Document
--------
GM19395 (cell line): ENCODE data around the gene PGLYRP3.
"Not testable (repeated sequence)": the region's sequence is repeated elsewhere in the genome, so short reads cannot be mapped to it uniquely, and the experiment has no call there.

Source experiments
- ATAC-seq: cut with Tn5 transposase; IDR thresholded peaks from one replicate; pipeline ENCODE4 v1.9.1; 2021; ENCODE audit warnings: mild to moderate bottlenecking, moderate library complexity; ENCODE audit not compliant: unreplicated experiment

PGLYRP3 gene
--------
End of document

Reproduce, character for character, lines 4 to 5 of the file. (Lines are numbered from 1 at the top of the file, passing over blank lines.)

- ATAC-seq: cut with Tn5 transposase; IDR thresholded peaks from one replicate; pipeline ENCODE4 v1.9.1; 2021; ENCODE audit warnings: mild to moderate bottlenecking, moderate library complexity; ENCODE audit not compliant: unreplicated experiment

PGLYRP3 gene